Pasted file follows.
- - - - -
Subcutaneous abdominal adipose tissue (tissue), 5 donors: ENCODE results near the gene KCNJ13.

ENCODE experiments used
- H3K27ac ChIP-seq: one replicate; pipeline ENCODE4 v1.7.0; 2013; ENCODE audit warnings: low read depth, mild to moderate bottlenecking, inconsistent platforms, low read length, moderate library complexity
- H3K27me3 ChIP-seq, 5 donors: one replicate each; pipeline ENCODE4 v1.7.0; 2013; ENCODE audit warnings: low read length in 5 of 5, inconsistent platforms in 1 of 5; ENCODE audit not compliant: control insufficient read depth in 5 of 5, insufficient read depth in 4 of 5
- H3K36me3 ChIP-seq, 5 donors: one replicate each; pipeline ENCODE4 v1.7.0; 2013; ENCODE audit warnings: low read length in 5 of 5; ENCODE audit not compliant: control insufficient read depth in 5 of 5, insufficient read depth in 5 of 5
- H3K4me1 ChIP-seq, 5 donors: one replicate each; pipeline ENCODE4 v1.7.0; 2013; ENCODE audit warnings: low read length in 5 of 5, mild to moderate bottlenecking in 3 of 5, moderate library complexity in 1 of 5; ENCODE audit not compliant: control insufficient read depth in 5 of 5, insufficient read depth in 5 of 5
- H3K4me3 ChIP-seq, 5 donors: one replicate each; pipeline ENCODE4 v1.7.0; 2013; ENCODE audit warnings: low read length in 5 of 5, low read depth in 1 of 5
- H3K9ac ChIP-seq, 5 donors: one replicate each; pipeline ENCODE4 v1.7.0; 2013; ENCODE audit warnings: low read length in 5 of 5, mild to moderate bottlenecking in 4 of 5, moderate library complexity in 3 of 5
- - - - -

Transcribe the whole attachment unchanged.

Subcutaneous abdominal adipose tissue (tissue), 5 donors: ENCODE results near the gene KCNJ13.

ENCODE experiments used
- H3K27ac ChIP-seq: one replicate; pipeline ENCODE4 v1.7.0; 2013; ENCODE audit warnings: low read depth, mild to moderate bottlenecking, inconsistent platforms, low read length, moderate library complexity
- H3K27me3 ChIP-seq, 5 donors: one replicate each; pipeline ENCODE4 v1.7.0; 2013; ENCODE audit warnings: low read length in 5 of 5, inconsistent platforms in 1 of 5; ENCODE audit not compliant: control insufficient read depth in 5 of 5, insufficient read depth in 4 of 5
- H3K36me3 ChIP-seq, 5 donors: one replicate each; pipeline ENCODE4 v1.7.0; 2013; ENCODE audit warnings: low read length in 5 of 5; ENCODE audit not compliant: control insufficient read depth in 5 of 5, insufficient read depth in 5 of 5
- H3K4me1 ChIP-seq, 5 donors: one replicate each; pipeline ENCODE4 v1.7.0; 2013; ENCODE audit warnings: low read length in 5 of 5, mild to moderate bottlenecking in 3 of 5, moderate library complexity in 1 of 5; ENCODE audit not compliant: control insufficient read depth in 5 of 5, insufficient read depth in 5 of 5
- H3K4me3 ChIP-seq, 5 donors: one replicate each; pipeline ENCODE4 v1.7.0; 2013; ENCODE audit warnings: low read length in 5 of 5, low read depth in 1 of 5
- H3K9ac ChIP-seq, 5 donors: one replicate each; pipeline ENCODE4 v1.7.0; 2013; ENCODE audit warnings: low read length in 5 of 5, mild to moderate bottlenecking in 4 of 5, moderate library complexity in 3 of 5